I believe the issue here is that OpenCL (an industry standard developed in 2008 to provide an open standard for computing in 2010 and beyond) requires hardware capabilities which were not included in our 2006 and 2007 GPUs in order to be fully compliant. It's probably possible to do some kind of subset implementation, and I'm sure the open source drivers will implement one anyways, but right now I don't know how useful an implementation without the local and global data share memories would be.

    I guess I'd better apologize for DX11 right now before things get any worse
    Last edited by bridgman; 10-14-2009 at 12:22 PM.

  7. #27
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    Quote Originally Posted by LavosPhoenix View Post
    So ATI purposely screws over it's previous generation yet again. First by not providing stable drivers, now by providing OpenCL support only to the newest cards. ATI's OpenCL implementation should have provided support for all graphics cards that they support in their drivers. Oh well, yet another reason why AMD doesn't deserve any more of my support or money.
    Did it ever cross your mind that those GPUs may not support the hardware features necessary for OpenCL in the first place? No, probably not.

  8. #28
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    I really don't buy into 'c++ in hardware'. Are you guys sure you don't misinterpret something? Something like 'the cuda compiler can eat c++ and turn it into the instruction stream needed by the card'?

  9. #29
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    Quote Originally Posted by energyman View Post
    I really don't buy into 'c++ in hardware'. Are you guys sure you don't misinterpret something? Something like 'the cuda compiler can eat c++ and turn it into the instruction stream needed by the card'?
    Well, that would legitimately be "C++ on GPU", but the notion of that somehow being tied to "real applications" running on the GPU makes no sense to me. No matter what language a GPU-targeted compiler supports, a GPU is not going to have the general-purpose libraries, OS facilities, or I/O capabilities demanded by "real applications". To the extent that applications use any kind of C++-on-GPU capability, I don't see how it would be any more or less "real" than using OpenCL, Cg, or whatever.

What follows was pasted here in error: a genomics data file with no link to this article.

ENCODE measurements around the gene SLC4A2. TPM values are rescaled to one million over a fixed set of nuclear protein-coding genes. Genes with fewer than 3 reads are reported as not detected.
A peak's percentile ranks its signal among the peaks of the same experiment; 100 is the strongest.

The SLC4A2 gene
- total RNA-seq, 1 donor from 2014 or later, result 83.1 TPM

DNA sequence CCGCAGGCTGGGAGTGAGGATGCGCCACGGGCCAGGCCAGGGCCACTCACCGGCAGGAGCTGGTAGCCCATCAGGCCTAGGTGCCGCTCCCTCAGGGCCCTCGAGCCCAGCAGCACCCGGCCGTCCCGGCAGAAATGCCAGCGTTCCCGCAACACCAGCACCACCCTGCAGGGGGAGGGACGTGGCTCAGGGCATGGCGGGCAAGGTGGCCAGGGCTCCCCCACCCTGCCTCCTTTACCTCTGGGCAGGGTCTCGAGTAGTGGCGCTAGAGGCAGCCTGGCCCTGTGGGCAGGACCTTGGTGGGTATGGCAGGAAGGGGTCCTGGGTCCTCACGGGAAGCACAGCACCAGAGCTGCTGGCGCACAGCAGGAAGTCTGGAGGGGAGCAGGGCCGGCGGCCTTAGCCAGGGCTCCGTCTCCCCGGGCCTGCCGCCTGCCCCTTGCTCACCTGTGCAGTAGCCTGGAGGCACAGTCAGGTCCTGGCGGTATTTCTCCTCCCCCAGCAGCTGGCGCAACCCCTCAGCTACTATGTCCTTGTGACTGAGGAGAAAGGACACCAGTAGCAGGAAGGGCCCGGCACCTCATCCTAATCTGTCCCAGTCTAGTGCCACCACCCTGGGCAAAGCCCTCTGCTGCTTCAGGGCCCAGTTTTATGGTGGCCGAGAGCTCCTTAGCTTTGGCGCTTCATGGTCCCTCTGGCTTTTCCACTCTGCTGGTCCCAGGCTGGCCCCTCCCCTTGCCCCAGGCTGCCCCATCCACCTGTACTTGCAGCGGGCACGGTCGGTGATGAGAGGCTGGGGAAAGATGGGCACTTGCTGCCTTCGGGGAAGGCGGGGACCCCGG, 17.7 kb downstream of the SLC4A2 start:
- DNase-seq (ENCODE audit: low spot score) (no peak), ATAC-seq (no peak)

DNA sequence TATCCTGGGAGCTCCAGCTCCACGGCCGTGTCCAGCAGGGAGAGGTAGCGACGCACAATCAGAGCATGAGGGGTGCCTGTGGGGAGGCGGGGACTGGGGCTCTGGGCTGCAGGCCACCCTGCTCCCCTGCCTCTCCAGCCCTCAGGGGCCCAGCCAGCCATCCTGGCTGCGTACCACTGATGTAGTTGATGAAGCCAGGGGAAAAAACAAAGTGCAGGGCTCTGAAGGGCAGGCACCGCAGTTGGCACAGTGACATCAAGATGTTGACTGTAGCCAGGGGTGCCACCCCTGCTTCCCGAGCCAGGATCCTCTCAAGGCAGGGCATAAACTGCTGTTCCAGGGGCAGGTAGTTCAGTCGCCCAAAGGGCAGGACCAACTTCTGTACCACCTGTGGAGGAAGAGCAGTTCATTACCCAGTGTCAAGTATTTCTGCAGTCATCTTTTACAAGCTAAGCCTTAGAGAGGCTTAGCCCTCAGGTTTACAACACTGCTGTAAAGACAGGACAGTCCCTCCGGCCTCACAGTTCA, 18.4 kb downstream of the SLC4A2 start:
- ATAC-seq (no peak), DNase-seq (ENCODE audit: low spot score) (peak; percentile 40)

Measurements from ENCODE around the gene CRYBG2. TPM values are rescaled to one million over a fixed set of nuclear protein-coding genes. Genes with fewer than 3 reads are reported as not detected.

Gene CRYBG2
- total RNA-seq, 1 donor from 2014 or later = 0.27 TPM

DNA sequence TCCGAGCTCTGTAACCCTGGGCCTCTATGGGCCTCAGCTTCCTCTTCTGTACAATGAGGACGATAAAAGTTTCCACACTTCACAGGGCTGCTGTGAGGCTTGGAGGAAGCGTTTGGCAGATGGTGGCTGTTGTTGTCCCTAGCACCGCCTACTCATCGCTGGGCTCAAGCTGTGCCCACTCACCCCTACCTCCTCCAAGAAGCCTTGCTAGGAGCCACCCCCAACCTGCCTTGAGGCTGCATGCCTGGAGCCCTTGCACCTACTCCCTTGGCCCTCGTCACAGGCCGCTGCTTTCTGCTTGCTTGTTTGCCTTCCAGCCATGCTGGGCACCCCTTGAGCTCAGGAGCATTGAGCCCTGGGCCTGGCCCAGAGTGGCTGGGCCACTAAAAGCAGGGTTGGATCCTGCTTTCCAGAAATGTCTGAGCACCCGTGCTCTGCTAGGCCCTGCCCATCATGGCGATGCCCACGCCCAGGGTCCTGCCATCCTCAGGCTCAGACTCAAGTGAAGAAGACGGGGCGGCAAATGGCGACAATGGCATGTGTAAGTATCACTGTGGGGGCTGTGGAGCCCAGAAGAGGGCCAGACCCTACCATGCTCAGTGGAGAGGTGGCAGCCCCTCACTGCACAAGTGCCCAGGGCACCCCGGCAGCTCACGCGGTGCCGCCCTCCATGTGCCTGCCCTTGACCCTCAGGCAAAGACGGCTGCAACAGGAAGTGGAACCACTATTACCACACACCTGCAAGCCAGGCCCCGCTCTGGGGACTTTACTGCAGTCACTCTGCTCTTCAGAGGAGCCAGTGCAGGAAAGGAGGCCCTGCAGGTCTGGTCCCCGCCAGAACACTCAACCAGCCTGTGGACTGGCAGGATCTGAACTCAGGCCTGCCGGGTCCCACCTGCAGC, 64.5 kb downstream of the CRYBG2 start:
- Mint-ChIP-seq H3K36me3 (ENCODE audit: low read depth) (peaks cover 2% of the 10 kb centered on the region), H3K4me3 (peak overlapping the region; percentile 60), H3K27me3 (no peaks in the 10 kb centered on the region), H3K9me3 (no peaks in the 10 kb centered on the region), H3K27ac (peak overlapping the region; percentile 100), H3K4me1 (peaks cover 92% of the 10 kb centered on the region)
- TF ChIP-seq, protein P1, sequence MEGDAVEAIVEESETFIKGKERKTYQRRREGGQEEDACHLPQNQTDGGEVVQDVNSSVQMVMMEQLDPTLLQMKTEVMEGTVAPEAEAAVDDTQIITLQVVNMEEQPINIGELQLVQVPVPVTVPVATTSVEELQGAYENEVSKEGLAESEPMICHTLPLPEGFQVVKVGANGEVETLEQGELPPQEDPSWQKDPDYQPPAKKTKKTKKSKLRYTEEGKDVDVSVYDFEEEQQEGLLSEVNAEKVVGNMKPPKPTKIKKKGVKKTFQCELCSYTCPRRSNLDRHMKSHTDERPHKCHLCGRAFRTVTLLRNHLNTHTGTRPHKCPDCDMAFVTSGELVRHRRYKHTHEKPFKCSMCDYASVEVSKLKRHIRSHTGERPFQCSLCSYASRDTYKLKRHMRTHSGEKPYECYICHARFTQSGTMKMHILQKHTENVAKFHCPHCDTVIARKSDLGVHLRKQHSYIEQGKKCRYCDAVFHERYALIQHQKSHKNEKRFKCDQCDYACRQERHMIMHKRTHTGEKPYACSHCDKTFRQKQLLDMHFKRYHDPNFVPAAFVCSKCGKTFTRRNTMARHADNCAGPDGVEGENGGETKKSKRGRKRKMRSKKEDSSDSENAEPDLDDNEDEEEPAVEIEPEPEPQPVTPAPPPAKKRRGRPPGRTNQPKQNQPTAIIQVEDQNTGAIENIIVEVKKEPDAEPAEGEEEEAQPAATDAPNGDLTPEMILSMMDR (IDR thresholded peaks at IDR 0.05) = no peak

10. #30
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    Quote Originally Posted by energyman View Post
    I really don't buy into 'c++ in hardware'. Are you guys sure you don't misinterpret something? Something like 'the cuda compiler can eat c++ and turn it into the instruction stream needed by the card'?
    What NVidia is saying is that certain C++ features weren't possible in previous generations because the hardware lacked the necessary support. See this anandtech article for some more info: http://www.anandtech.com/video/showdoc.aspx?i=3651&p=6

    In previous architectures there was a different load instruction depending on the type of memory: local (per thread), shared (per group of threads) or global (per kernel). This created issues with pointers and generally made a mess that programmers had to clean up.

    Fermi unifies the address space so that there's only one instruction and the address of the memory is what determines where it's stored. The lowest bits are for local memory, the next set is for shared and then the remainder of the address space is global.

    The unified address space is apparently necessary to enable C++ support for NVIDIA GPUs, which Fermi is designed to do.
    Fermi implements a wide set of changes to its ISA, primarily designed at enabling C++ support. Virtual functions, new/delete, try/catch are all parts of C++ and enabled on Fermi.